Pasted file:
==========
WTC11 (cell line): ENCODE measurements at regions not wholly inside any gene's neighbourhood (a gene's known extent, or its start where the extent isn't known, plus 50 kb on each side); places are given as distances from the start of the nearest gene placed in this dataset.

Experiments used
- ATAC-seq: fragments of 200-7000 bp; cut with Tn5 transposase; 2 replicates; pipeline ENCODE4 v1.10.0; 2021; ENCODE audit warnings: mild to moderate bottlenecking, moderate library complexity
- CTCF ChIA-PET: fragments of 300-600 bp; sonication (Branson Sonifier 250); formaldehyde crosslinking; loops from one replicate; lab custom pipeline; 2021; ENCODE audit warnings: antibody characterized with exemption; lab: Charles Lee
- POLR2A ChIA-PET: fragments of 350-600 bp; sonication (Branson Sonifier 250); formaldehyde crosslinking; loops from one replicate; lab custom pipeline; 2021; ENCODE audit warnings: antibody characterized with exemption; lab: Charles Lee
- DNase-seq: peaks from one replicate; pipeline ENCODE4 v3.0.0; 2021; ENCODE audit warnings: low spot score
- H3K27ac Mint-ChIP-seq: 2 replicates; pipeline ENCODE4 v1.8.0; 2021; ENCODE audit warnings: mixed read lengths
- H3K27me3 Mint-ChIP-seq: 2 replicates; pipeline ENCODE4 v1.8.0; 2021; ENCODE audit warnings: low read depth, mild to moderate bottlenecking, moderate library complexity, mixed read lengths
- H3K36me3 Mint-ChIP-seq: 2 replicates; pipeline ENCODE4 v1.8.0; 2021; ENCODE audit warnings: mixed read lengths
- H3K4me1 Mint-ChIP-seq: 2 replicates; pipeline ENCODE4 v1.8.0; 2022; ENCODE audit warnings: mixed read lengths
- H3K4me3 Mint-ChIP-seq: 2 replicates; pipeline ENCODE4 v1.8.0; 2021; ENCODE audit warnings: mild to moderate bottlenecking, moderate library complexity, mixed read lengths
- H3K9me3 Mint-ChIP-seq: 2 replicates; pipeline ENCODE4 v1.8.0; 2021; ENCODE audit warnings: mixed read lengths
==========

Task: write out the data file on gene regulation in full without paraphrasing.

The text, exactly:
WTC11 (cell line): ENCODE measurements at regions not wholly inside any gene's neighbourhood (a gene's known extent, or its start where the extent isn't known, plus 50 kb on each side); places are given as distances from the start of the nearest gene placed in this dataset.

Experiments used
- ATAC-seq: fragments of 200-7000 bp; cut with Tn5 transposase; 2 replicates; pipeline ENCODE4 v1.10.0; 2021; ENCODE audit warnings: mild to moderate bottlenecking, moderate library complexity
- CTCF ChIA-PET: fragments of 300-600 bp; sonication (Branson Sonifier 250); formaldehyde crosslinking; loops from one replicate; lab custom pipeline; 2021; ENCODE audit warnings: antibody characterized with exemption; lab: Charles Lee
- POLR2A ChIA-PET: fragments of 350-600 bp; sonication (Branson Sonifier 250); formaldehyde crosslinking; loops from one replicate; lab custom pipeline; 2021; ENCODE audit warnings: antibody characterized with exemption; lab: Charles Lee
- DNase-seq: peaks from one replicate; pipeline ENCODE4 v3.0.0; 2021; ENCODE audit warnings: low spot score
- H3K27ac Mint-ChIP-seq: 2 replicates; pipeline ENCODE4 v1.8.0; 2021; ENCODE audit warnings: mixed read lengths
- H3K27me3 Mint-ChIP-seq: 2 replicates; pipeline ENCODE4 v1.8.0; 2021; ENCODE audit warnings: low read depth, mild to moderate bottlenecking, moderate library complexity, mixed read lengths
- H3K36me3 Mint-ChIP-seq: 2 replicates; pipeline ENCODE4 v1.8.0; 2021; ENCODE audit warnings: mixed read lengths
- H3K4me1 Mint-ChIP-seq: 2 replicates; pipeline ENCODE4 v1.8.0; 2022; ENCODE audit warnings: mixed read lengths
- H3K4me3 Mint-ChIP-seq: 2 replicates; pipeline ENCODE4 v1.8.0; 2021; ENCODE audit warnings: mild to moderate bottlenecking, moderate library complexity, mixed read lengths
- H3K9me3 Mint-ChIP-seq: 2 replicates; pipeline ENCODE4 v1.8.0; 2021; ENCODE audit warnings: mixed read lengths